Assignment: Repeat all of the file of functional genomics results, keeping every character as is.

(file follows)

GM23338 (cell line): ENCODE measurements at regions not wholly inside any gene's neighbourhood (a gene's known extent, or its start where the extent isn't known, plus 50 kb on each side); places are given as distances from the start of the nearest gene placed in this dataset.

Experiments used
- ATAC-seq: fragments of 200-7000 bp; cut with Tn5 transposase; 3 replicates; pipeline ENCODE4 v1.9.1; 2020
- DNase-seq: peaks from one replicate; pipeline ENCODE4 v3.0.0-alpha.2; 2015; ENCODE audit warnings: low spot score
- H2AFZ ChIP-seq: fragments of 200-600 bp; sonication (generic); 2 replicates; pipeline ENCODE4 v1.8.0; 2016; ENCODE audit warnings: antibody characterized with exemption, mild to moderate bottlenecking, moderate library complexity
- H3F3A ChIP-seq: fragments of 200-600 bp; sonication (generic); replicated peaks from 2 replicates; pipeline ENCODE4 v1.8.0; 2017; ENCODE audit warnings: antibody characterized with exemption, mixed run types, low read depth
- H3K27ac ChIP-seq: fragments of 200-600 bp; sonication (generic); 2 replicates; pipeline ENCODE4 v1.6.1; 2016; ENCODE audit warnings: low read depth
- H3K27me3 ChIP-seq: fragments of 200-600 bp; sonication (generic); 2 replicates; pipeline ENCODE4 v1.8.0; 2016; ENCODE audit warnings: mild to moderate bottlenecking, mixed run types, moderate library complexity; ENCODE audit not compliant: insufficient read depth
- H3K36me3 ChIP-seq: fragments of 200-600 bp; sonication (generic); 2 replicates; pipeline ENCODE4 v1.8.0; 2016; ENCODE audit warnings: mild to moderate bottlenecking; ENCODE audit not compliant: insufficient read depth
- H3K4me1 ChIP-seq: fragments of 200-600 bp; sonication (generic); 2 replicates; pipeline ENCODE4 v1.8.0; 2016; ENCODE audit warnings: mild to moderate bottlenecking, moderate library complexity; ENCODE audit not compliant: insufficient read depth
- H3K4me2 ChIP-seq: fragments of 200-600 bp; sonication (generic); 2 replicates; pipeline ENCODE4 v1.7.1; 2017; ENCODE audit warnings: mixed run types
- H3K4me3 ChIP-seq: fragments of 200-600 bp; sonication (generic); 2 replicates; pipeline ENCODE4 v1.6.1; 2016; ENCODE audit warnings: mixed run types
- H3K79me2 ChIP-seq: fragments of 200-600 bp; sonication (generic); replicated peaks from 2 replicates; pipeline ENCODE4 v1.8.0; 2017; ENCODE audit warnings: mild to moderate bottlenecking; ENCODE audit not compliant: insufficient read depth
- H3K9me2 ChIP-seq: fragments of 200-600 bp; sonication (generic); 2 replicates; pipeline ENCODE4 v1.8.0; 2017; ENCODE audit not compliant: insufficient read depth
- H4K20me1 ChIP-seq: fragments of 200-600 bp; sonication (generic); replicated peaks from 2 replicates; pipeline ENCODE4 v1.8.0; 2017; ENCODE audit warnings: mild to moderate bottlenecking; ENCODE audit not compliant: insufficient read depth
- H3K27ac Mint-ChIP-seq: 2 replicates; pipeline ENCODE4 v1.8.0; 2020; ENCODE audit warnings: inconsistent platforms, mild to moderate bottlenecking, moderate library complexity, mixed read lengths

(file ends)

GM23338 (cell line): ENCODE measurements at regions not wholly inside any gene's neighbourhood (a gene's known extent, or its start where the extent isn't known, plus 50 kb on each side); places are given as distances from the start of the nearest gene placed in this dataset.

Experiments used
- ATAC-seq: fragments of 200-7000 bp; cut with Tn5 transposase; 3 replicates; pipeline ENCODE4 v1.9.1; 2020
- DNase-seq: peaks from one replicate; pipeline ENCODE4 v3.0.0-alpha.2; 2015; ENCODE audit warnings: low spot score
- H2AFZ ChIP-seq: fragments of 200-600 bp; sonication (generic); 2 replicates; pipeline ENCODE4 v1.8.0; 2016; ENCODE audit warnings: antibody characterized with exemption, mild to moderate bottlenecking, moderate library complexity
- H3F3A ChIP-seq: fragments of 200-600 bp; sonication (generic); replicated peaks from 2 replicates; pipeline ENCODE4 v1.8.0; 2017; ENCODE audit warnings: antibody characterized with exemption, mixed run types, low read depth
- H3K27ac ChIP-seq: fragments of 200-600 bp; sonication (generic); 2 replicates; pipeline ENCODE4 v1.6.1; 2016; ENCODE audit warnings: low read depth
- H3K27me3 ChIP-seq: fragments of 200-600 bp; sonication (generic); 2 replicates; pipeline ENCODE4 v1.8.0; 2016; ENCODE audit warnings: mild to moderate bottlenecking, mixed run types, moderate library complexity; ENCODE audit not compliant: insufficient read depth
- H3K36me3 ChIP-seq: fragments of 200-600 bp; sonication (generic); 2 replicates; pipeline ENCODE4 v1.8.0; 2016; ENCODE audit warnings: mild to moderate bottlenecking; ENCODE audit not compliant: insufficient read depth
- H3K4me1 ChIP-seq: fragments of 200-600 bp; sonication (generic); 2 replicates; pipeline ENCODE4 v1.8.0; 2016; ENCODE audit warnings: mild to moderate bottlenecking, moderate library complexity; ENCODE audit not compliant: insufficient read depth
- H3K4me2 ChIP-seq: fragments of 200-600 bp; sonication (generic); 2 replicates; pipeline ENCODE4 v1.7.1; 2017; ENCODE audit warnings: mixed run types
- H3K4me3 ChIP-seq: fragments of 200-600 bp; sonication (generic); 2 replicates; pipeline ENCODE4 v1.6.1; 2016; ENCODE audit warnings: mixed run types
- H3K79me2 ChIP-seq: fragments of 200-600 bp; sonication (generic); replicated peaks from 2 replicates; pipeline ENCODE4 v1.8.0; 2017; ENCODE audit warnings: mild to moderate bottlenecking; ENCODE audit not compliant: insufficient read depth
- H3K9me2 ChIP-seq: fragments of 200-600 bp; sonication (generic); 2 replicates; pipeline ENCODE4 v1.8.0; 2017; ENCODE audit not compliant: insufficient read depth
- H4K20me1 ChIP-seq: fragments of 200-600 bp; sonication (generic); replicated peaks from 2 replicates; pipeline ENCODE4 v1.8.0; 2017; ENCODE audit warnings: mild to moderate bottlenecking; ENCODE audit not compliant: insufficient read depth
- H3K27ac Mint-ChIP-seq: 2 replicates; pipeline ENCODE4 v1.8.0; 2020; ENCODE audit warnings: inconsistent platforms, mild to moderate bottlenecking, moderate library complexity, mixed read lengths